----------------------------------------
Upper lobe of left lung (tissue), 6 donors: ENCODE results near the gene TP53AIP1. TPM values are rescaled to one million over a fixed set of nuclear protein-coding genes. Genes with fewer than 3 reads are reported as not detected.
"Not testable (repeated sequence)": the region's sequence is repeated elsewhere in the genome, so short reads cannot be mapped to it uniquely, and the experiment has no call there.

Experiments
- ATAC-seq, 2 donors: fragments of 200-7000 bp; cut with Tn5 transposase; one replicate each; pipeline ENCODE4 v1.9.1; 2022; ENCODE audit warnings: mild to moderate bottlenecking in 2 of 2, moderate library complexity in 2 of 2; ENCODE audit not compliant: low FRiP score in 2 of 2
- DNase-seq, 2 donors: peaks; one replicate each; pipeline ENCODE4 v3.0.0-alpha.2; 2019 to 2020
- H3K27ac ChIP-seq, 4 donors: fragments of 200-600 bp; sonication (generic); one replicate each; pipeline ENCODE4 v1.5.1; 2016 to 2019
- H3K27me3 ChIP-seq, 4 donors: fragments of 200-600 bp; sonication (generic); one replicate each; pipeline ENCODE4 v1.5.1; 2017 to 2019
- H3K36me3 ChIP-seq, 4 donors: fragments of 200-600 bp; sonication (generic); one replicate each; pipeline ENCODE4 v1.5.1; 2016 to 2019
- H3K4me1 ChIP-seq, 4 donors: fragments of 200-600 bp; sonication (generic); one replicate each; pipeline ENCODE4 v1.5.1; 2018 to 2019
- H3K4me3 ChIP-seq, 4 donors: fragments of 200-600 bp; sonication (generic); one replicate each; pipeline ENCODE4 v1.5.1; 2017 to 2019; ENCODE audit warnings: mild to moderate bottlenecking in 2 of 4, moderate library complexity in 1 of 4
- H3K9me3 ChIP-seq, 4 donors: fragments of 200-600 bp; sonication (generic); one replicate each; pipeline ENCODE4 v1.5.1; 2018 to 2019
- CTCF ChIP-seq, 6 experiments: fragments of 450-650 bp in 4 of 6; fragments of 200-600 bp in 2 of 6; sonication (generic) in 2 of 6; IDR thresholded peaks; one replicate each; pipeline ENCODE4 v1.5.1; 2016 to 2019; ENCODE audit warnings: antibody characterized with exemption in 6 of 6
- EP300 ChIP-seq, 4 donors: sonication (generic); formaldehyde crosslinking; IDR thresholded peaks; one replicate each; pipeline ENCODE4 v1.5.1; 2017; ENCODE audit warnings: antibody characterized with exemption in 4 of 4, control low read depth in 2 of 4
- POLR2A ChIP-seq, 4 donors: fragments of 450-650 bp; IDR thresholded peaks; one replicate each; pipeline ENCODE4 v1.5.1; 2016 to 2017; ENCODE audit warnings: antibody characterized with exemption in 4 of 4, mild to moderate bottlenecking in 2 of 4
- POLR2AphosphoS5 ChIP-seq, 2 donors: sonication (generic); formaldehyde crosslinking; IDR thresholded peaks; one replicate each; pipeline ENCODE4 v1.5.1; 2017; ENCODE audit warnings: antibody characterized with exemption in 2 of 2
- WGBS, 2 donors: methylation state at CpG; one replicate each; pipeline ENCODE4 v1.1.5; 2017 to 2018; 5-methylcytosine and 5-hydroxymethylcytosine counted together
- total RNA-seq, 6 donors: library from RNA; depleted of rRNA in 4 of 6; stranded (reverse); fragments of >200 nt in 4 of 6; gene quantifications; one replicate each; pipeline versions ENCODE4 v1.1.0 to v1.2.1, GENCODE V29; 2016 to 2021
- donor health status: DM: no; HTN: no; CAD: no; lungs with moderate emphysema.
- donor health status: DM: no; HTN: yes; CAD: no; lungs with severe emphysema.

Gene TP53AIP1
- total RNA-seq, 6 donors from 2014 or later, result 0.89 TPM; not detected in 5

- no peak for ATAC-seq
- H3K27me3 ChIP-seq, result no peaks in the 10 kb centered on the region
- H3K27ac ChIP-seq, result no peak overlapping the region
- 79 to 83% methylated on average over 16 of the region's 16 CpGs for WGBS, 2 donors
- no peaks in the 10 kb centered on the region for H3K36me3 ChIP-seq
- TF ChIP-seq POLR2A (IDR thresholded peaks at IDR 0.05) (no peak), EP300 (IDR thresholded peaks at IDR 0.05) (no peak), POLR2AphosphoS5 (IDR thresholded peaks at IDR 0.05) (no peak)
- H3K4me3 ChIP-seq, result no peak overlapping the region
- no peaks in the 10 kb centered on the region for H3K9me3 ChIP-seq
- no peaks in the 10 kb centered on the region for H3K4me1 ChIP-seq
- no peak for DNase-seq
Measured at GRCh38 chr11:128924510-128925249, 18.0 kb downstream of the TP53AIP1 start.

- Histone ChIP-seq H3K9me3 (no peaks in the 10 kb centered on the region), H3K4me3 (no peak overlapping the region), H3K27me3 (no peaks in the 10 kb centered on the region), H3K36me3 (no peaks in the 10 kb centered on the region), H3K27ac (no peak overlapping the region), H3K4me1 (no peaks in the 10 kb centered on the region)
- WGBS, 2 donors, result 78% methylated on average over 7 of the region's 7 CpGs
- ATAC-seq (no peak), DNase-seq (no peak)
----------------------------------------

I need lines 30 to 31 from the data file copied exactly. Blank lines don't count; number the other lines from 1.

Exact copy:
- no peaks in the 10 kb centered on the region for H3K4me1 ChIP-seq
- no peak for DNase-seq